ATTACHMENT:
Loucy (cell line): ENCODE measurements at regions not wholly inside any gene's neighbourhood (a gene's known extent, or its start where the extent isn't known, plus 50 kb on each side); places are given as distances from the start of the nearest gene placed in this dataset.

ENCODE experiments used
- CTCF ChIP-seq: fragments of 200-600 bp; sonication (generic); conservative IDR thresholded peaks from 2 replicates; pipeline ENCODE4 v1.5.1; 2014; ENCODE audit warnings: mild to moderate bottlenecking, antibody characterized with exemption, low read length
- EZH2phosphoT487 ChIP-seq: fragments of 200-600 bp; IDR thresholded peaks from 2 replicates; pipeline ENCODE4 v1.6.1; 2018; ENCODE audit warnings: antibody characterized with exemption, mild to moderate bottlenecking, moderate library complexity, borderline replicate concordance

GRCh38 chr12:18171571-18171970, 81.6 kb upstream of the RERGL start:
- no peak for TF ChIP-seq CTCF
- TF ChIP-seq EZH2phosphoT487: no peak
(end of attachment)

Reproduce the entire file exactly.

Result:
Loucy (cell line): ENCODE measurements at regions not wholly inside any gene's neighbourhood (a gene's known extent, or its start where the extent isn't known, plus 50 kb on each side); places are given as distances from the start of the nearest gene placed in this dataset.

ENCODE experiments used
- CTCF ChIP-seq: fragments of 200-600 bp; sonication (generic); conservative IDR thresholded peaks from 2 replicates; pipeline ENCODE4 v1.5.1; 2014; ENCODE audit warnings: mild to moderate bottlenecking, antibody characterized with exemption, low read length
- EZH2phosphoT487 ChIP-seq: fragments of 200-600 bp; IDR thresholded peaks from 2 replicates; pipeline ENCODE4 v1.6.1; 2018; ENCODE audit warnings: antibody characterized with exemption, mild to moderate bottlenecking, moderate library complexity, borderline replicate concordance

GRCh38 chr12:18171571-18171970, 81.6 kb upstream of the RERGL start:
- no peak for TF ChIP-seq CTCF
- TF ChIP-seq EZH2phosphoT487: no peak